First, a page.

Saturday, March 28, 2015

we wish

We wish that everything growing here was growing intentiontionally. Not so much.


This bed is closer to what we hope for.


This is our reality. 

The sun has been out a little, and all is growing with abandon. 

Homer is clearing the walkways while Claire and I free up what is intended to be in the beds.

Garlic. Spinach. Salsify. Snow peas. All looking good!

Friday, March 27, 2015

shopping the junk yard

Last fall, with the help of lovely friends, we were able to get our second hoophouse erected. And covered. Additional generous souls visited, sorted the beds out and planted spinach, garlic and salsify. Recently peas were planted.

Now the amount of daylight is increasing. The vegetables are all growing. And so are the weeds. Part of each day is spent pulling weeds.

And the dogs are finding their way inside. One will remain nameless. Dug a hole into the plastic to get inside. We don't want the dogs in there, but they like to be where we are. Especially where we all are!

So the fencing, removed when the second hoophouse went in, is being reinstalled. Tposts driven in. Fencing stretched and attached.

At the junkyard last year we found a tool. We fished it out of the pile, asked how much it would cost us. $2 was the answer. This piece of equipment usually costs $45-$65. And is not needed very often.

Pulling the fence tight onto the tposts is just the job. It grabs hold, and ratchets the fence tight. A tight fence helps keep the dogs (and everything that likes fresh vegetables) out of this area.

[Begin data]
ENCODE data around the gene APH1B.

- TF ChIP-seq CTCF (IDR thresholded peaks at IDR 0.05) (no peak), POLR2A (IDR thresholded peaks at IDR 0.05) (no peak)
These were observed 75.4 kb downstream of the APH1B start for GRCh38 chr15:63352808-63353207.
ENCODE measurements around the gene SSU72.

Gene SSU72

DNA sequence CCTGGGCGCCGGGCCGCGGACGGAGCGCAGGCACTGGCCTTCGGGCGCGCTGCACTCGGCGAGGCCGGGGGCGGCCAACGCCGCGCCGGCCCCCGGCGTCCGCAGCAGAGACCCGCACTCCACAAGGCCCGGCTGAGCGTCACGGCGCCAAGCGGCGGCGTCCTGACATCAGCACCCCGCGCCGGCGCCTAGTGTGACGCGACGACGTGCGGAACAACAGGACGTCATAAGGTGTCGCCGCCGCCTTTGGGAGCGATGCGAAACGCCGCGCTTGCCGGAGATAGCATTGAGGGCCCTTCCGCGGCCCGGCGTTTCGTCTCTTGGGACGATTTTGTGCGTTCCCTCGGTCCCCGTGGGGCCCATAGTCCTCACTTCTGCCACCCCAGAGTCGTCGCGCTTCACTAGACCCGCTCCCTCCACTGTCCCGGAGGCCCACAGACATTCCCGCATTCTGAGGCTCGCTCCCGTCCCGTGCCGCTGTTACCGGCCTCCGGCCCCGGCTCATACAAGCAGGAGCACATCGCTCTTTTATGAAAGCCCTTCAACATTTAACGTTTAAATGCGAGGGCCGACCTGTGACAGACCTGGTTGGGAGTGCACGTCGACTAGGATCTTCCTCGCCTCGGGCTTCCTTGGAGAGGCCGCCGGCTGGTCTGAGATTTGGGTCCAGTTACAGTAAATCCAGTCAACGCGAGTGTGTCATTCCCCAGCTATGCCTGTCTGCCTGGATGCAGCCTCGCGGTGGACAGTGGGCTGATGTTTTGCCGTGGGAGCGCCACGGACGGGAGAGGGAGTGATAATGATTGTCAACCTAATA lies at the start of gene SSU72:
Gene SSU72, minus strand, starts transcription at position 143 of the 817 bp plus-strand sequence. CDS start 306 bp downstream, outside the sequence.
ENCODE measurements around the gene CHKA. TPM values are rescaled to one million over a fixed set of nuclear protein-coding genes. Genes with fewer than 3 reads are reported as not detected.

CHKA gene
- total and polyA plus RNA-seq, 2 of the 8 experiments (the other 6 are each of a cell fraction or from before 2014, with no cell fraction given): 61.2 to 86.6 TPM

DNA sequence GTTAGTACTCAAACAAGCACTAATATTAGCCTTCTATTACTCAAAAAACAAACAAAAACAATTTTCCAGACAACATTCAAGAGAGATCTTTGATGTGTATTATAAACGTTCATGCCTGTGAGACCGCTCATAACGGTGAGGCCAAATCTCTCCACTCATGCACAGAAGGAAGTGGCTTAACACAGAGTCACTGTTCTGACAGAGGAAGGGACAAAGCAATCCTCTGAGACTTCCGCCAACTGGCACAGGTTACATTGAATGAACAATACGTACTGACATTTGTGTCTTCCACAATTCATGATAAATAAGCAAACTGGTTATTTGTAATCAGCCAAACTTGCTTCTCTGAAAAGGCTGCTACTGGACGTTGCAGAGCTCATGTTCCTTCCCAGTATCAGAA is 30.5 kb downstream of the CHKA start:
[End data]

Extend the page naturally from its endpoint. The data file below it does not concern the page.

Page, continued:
The $2 tool, known as a come along, is making this a quick job. Then it will be stowed away until needed again. Probably 5 years from now.


It is shockingly easy to spend more than you make operating a farm. Paying someone to construct a fence, or full retail for a come along are 2 ways just today that we could have spent too much money. Instead, we watch and pickup on sale or for free tposts, fencing and more. The same with tools.

Under the fence line is plastic used to keep weeds down. It will serve as a walkway here. We will plant flowers and herbs on either side of this path, and keep mowing to a minimum.

Now it is nap time.

Wednesday, March 25, 2015

chopping

Sumac trees or tree of heaven? We are not certain which stood here. It was an impressive patch when we arrived here. And it spreads in the scariest way: into every garden bed we formed.


The actual grove of trees has been outside of where we grow vegetables.

Yesterday what was left (which has been less and less each year) was eliminated. Today the soil was prepared. Into this will go a variety of native flower and grass seeds. Home for insects, birds and butterflies of many kinds.

We will replant and weed on an ongoing basis. Next fall we will seed again with native seeds. And start some in winter so plants can be set out. We will keep the livestock out of this spot, and let it just be meadow.

And we will see. Maybe this speeds up or slows down the number of those invasive, fast growing trees. We will be watching for them.

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